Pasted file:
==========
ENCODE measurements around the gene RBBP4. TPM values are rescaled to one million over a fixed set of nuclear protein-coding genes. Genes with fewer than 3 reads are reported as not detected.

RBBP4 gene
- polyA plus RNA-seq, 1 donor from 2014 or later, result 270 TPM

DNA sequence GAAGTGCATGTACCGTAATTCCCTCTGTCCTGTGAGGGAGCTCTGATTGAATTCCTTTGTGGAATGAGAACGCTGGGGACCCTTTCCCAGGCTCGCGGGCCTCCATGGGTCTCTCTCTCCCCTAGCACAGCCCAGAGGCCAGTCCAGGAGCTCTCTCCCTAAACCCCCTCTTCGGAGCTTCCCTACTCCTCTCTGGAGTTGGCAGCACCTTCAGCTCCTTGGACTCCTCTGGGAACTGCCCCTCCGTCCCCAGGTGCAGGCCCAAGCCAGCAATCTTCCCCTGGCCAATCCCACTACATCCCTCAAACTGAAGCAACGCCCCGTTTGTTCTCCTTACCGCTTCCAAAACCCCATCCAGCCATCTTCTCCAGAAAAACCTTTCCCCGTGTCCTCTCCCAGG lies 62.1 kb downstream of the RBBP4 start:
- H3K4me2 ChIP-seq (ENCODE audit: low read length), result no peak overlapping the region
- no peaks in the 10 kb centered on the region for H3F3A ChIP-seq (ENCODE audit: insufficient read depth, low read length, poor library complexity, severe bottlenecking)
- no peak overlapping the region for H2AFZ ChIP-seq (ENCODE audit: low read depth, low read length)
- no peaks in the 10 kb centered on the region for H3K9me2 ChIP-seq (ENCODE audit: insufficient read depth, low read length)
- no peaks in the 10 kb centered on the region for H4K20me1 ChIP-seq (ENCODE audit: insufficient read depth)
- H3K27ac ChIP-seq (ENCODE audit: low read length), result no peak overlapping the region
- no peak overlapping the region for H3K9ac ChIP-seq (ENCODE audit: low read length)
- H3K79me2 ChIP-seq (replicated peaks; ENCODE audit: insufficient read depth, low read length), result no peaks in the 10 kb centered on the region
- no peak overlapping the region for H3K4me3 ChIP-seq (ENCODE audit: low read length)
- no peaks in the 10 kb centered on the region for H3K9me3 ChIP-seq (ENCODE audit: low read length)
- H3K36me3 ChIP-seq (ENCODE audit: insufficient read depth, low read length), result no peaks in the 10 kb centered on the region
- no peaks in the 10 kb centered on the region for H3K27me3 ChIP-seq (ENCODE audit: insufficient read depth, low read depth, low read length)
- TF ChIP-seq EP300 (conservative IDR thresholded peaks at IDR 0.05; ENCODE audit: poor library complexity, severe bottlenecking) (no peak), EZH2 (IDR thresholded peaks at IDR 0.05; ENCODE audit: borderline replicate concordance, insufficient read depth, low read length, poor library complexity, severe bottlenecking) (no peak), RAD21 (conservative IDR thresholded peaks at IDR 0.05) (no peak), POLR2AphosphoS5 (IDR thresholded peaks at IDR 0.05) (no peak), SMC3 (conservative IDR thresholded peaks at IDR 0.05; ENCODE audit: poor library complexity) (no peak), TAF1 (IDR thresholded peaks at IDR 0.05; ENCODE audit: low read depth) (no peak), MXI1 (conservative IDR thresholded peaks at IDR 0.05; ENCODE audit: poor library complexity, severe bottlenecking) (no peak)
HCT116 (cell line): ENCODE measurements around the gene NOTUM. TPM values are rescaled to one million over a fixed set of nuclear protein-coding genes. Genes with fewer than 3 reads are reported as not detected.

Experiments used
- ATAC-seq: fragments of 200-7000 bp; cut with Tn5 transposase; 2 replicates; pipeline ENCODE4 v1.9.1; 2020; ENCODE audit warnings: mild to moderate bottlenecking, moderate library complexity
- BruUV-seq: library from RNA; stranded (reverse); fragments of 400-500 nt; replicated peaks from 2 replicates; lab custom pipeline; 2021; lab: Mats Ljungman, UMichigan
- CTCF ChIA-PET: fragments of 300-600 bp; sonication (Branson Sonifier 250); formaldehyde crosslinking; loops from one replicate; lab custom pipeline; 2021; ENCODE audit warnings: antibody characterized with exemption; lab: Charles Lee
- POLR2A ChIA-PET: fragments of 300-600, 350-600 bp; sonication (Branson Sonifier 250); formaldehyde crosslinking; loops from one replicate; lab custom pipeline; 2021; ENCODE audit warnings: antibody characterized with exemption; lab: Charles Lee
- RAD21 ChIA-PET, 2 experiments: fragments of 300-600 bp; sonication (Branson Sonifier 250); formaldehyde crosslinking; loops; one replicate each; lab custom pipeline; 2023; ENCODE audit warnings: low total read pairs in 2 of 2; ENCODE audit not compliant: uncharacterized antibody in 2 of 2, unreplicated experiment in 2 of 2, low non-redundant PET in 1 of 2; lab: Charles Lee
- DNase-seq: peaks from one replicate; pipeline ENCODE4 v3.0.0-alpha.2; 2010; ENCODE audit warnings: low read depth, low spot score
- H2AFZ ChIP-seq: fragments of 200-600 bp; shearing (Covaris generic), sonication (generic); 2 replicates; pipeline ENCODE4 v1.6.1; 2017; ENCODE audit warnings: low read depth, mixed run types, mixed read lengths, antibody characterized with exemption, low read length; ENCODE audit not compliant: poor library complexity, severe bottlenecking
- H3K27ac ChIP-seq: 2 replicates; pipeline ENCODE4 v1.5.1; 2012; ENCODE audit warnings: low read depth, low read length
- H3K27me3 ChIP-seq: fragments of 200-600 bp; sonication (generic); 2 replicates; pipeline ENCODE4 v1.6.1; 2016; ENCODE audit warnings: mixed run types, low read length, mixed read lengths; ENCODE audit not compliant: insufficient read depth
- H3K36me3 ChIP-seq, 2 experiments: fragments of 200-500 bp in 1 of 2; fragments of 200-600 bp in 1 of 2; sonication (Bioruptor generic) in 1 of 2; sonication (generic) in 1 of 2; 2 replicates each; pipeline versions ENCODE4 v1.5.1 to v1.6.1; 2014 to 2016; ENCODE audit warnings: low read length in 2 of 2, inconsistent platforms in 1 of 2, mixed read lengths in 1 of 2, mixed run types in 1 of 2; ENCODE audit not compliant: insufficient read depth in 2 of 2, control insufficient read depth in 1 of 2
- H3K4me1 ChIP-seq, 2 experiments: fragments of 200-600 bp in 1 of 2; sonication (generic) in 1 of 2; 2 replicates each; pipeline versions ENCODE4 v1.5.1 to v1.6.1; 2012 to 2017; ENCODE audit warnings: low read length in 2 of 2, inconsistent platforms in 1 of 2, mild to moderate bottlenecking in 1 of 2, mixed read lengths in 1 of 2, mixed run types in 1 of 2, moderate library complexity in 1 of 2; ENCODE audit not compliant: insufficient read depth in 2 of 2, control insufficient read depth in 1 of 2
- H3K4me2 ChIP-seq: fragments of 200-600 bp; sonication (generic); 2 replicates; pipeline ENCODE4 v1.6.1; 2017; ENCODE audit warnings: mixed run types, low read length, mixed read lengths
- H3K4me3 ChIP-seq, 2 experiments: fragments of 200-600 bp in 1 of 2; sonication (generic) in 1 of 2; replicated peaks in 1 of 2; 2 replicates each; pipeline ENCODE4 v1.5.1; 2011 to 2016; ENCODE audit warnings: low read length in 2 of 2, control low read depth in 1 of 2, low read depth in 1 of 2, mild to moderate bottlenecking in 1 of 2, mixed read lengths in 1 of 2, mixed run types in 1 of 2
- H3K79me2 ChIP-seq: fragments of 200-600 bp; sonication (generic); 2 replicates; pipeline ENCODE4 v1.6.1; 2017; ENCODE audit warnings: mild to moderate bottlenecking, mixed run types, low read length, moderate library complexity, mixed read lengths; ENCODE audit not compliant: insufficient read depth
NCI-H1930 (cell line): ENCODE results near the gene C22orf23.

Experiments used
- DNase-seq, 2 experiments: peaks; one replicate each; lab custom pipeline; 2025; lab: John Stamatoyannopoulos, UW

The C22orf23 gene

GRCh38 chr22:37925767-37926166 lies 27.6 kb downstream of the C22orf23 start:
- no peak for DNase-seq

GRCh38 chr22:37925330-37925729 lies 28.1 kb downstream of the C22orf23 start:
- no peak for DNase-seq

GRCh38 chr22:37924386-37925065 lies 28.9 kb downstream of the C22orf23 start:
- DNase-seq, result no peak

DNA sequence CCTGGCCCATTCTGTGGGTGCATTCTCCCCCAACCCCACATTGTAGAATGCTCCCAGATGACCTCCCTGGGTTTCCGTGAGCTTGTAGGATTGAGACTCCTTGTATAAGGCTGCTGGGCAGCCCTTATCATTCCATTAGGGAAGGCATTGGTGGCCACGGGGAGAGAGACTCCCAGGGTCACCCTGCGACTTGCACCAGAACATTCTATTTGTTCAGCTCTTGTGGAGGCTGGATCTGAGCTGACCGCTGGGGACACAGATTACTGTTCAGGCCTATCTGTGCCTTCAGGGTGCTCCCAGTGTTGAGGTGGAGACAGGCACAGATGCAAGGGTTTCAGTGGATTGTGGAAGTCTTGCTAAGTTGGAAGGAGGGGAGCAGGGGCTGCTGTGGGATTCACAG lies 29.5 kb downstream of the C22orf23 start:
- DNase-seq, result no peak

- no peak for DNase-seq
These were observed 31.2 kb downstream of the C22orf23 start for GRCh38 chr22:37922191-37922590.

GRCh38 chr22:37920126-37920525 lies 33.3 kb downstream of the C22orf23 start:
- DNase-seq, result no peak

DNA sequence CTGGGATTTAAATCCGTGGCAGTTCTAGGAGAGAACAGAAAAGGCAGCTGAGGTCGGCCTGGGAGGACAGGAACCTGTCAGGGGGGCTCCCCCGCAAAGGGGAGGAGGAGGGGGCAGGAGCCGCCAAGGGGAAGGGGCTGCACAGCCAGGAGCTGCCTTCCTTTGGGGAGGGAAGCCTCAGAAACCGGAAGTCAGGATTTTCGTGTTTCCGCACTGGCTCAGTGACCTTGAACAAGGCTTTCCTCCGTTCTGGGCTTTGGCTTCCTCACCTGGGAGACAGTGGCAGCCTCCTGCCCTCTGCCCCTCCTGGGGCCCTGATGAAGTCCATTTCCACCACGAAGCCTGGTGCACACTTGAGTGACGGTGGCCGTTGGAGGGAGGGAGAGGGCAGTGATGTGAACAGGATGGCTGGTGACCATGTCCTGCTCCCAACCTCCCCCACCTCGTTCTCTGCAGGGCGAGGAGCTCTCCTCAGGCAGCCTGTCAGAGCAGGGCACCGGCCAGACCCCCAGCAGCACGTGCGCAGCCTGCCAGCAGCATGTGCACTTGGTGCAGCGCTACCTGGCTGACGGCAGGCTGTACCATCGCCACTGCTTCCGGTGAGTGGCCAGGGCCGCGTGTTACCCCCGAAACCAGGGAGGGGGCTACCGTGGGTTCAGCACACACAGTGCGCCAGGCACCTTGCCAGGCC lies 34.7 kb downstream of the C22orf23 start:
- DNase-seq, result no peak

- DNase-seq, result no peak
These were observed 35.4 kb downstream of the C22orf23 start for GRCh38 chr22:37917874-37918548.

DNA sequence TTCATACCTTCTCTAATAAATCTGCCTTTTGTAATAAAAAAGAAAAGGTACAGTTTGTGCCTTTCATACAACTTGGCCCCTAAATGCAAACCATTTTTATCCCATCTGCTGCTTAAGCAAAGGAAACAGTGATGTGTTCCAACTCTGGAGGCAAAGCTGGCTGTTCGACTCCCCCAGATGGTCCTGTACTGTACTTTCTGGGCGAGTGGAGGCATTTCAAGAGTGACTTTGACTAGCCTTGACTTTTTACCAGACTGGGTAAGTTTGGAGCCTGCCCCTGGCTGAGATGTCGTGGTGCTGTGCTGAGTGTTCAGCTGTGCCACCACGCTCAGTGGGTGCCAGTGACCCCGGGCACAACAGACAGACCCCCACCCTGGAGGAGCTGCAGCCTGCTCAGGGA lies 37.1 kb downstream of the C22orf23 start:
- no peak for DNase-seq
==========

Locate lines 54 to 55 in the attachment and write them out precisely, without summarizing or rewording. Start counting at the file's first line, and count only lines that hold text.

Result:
DNA sequence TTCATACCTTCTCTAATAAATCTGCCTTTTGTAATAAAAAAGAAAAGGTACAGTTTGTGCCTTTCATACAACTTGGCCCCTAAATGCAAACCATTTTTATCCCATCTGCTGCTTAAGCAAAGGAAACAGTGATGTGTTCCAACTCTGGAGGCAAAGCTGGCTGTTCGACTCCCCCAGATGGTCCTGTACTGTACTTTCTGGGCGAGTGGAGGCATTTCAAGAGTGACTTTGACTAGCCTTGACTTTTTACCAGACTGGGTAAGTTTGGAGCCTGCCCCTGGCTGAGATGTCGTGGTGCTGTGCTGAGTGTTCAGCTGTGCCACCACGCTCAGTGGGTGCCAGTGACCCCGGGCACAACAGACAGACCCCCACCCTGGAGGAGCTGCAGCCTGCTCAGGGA lies 37.1 kb downstream of the C22orf23 start:
- no peak for DNase-seq